Thursday, July 29, 2010

Re-homing PSA / I'm on my high horse

I do have sympathy for those who must give up their pets. My grandparents had to give up their dog after my nana's health problems continued to worsen and my grandpa no longer had the time to care for the dog the way he should. Also, the dog loved to dart out open doors and try to run away which isn't a huge deal for younger folk to deal with, but older folk with heath problems and difficult joints? Not so easy. So they asked around and looked at friends of their kids and did give their dog up. The entire process they were open about why they were giving up their dog.

Why is this on my mind? Because I saw a tweet today that said "Tomorrow is the last day for anyone to take our kitty!! If not, she'll have to go to a shelter :( Plz RT!! " from a user whose tweets are locked. This meant that when I thought, "oh that's sad, I wonder why they're giving her up, I'm sure one of her other tweets explained it" (I saw this as a Retweet--rt) and clicked for more info--I couldn't read any of her other tweets. So then I tried clicking on her tumblr link, sure that someone responsible for rehoming their cat would have some photos of the kitty.

Uh, no. No photos. No mention of the cat whatsoever.

Now, maybe she did have other tweets explaining the situation. However, if so, they're in a locked account that's not viewable by the adopting public.

So I'd like to make a PSA for those who, for whatever reason, feel the need to re-home their pet to whom they promised love and fidelity until death do you part (yes, that's part of the unwritten contract we have with our pets, it's even stronger than marriage because humans can deal better with being left after years of being loved, they're not utterly dependent on us).

1. Consider whether you really need to re-home your animal. Is it money? Look into pet foodbanks or vets with flexible pay plans. Behavior issues? Have you talked to a trainer? For any of these, when in doubt, talk to your local shelter. They likely have counselors and behaviorists on staff who can assist you in finding these resources.

2. When emailing/tweeting/flyering/blogging about your pet that you need to rehome, please, for the love of pawprints, say WHY you are finding your beloved pet a new home. Honestly, I promise not to judge you for "my 2 year old son can't breathe with kitty around and we've tried shots, roombas, and wipes all to no avail" or "I'm shipping out in a week and my friends/family are all allergic or unable to take my pet" or even "my pet is too rambunctious with my child and I don't have the time to train my kid and pet how to deal with each other."  Seriously, potential adopters and those people who want to help you, want to know what the reason is. It makes it a lot easier to help you find your pet a new home if we know why you're giving the pet up.

3. Read ASPCA's guide to re-homing your dog and seriously do everything they say. I'd love to see ASPCA have some social media tips added to their list, but honestly, it's the best advice on this. Go read it. Make sure you get your pet healthy and up-to-date on shots. Make sure you charge people at least some money to cut down on Class B dealers (those who take free-to-good-home pets and sell them to labs).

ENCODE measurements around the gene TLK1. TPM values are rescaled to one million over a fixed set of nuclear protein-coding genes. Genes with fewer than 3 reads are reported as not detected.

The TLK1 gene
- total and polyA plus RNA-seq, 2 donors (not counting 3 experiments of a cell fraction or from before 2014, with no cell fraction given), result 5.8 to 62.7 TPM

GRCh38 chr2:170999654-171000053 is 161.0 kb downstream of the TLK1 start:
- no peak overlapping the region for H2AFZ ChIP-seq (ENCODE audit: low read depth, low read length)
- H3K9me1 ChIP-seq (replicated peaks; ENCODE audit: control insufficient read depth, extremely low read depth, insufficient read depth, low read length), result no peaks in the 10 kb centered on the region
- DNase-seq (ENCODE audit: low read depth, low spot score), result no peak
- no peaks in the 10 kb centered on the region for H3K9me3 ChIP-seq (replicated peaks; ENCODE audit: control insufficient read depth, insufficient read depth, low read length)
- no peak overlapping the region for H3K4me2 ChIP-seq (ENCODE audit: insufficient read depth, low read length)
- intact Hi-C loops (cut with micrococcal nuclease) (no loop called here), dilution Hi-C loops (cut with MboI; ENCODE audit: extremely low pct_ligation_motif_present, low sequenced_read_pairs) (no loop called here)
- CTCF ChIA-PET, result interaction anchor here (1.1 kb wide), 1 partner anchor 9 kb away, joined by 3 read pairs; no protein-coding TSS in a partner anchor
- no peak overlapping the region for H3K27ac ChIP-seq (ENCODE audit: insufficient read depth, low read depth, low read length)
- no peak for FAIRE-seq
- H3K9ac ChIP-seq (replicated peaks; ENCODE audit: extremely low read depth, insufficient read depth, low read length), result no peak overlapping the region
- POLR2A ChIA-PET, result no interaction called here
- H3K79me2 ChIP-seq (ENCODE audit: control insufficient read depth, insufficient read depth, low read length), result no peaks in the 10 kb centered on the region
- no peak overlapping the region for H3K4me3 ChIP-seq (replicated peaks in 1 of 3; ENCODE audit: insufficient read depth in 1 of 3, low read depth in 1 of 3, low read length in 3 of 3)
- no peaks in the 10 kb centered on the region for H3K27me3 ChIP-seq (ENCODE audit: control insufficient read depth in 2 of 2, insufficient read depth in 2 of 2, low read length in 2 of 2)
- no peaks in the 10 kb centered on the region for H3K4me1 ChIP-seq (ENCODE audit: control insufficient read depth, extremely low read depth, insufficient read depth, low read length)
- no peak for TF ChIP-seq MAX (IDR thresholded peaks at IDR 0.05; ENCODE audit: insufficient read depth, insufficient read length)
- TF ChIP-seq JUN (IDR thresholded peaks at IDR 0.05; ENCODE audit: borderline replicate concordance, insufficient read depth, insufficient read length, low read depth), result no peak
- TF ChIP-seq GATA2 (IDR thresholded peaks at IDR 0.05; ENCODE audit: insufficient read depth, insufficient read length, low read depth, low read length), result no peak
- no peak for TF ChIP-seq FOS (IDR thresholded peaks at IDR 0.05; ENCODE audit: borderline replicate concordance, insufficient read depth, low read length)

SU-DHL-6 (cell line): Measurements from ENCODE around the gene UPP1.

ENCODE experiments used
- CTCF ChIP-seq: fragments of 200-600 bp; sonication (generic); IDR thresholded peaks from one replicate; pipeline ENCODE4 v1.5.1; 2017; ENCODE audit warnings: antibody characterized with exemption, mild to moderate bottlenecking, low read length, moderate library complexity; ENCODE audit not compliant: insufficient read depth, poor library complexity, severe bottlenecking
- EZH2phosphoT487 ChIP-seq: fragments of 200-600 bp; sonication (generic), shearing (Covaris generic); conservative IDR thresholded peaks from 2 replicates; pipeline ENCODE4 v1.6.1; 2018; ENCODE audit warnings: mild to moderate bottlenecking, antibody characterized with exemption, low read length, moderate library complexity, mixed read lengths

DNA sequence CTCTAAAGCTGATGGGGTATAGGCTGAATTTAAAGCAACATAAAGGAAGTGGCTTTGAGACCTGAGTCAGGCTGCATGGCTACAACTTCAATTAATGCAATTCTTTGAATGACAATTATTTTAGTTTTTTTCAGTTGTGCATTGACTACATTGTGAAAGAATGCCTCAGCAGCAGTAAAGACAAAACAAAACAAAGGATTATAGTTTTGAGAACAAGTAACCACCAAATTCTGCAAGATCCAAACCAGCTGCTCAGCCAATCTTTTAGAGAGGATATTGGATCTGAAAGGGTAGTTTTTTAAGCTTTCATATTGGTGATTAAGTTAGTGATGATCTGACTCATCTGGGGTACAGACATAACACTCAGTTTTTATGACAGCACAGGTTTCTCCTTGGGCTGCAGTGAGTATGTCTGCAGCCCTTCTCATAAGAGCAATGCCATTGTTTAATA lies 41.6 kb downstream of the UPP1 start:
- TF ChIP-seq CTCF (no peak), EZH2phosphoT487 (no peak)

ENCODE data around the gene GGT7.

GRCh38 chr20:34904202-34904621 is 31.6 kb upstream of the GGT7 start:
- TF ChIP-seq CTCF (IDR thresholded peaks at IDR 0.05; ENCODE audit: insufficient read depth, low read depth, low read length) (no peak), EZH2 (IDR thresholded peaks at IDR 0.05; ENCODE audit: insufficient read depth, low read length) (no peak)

4. Don't try to guilt people. It's your pet. If he or she goes to a shelter tomorrow, that hangs on your head. Not the head of readers who didn't adopt him or her. This is not an animal already given up in a shelter, this is someone who you vowed to love and care for. It's really not a very effective way of getting adopters because it just makes me think that you're shucking all responsibility.

5. If you do have to give your pet to a shelter, please make a donation and bring supplies, and try to find one that's no kill if you can to give your pet the best chance possible. Especially if he or she is older. Keen is 15. He's very lucky that he came into a shelter with such an active foster program. He would likely not be alive if he had been dropped off at many other shelters. And I say that with my shelter not being no-kill. We're just lucky to have enough fosters that there was room for him at the time to get into the program.

I'm sorry if this seems harsh, but I get very upset with people. I understand how hard it is to give up an animal, really, I do and I don't judge you for having to do so, but I do think that we need to take responsibility for our actions. Giving up a pet should not be the same as giving up a purse. It should break your heart a little. If it doesn't, why did you have a pet in the first place?


lora96 said...

Good tips. Personally I *do* judge. I know too many people who get a pet wihtout thoughtful consideration and decide it's too much trouble.

Is this soapbox free? May I stand on it?
Having a pet is fantastic. Love love love it. Adds untold joy to my life.
However, it is work. Your pet is dependent on you for food/shelter/safety/love. If you are not prepared to train your pet, play with your pet, and devote attention to it, don't get a friggin pet! Get a plant!

Bethany said...

@lora, I completely understand the judging and think that due diligence is a MUST. I'm hesitant to judge because I can't always know the situation. Like my grandparents. They thought long and hard about whether to get a dog, when they did, they did not expect any of my nana's health problems, they were very committed. Circumstances changed drastically. I've fostered cats and seen dogs whose owners kept but neglected them in those situations, and I will firmly stand by my belief that if a person can no longer care for their pet, it is better to give him/her up responsibly than let them suffer.

I'm big on pet rocks though for those who go into it without being capable.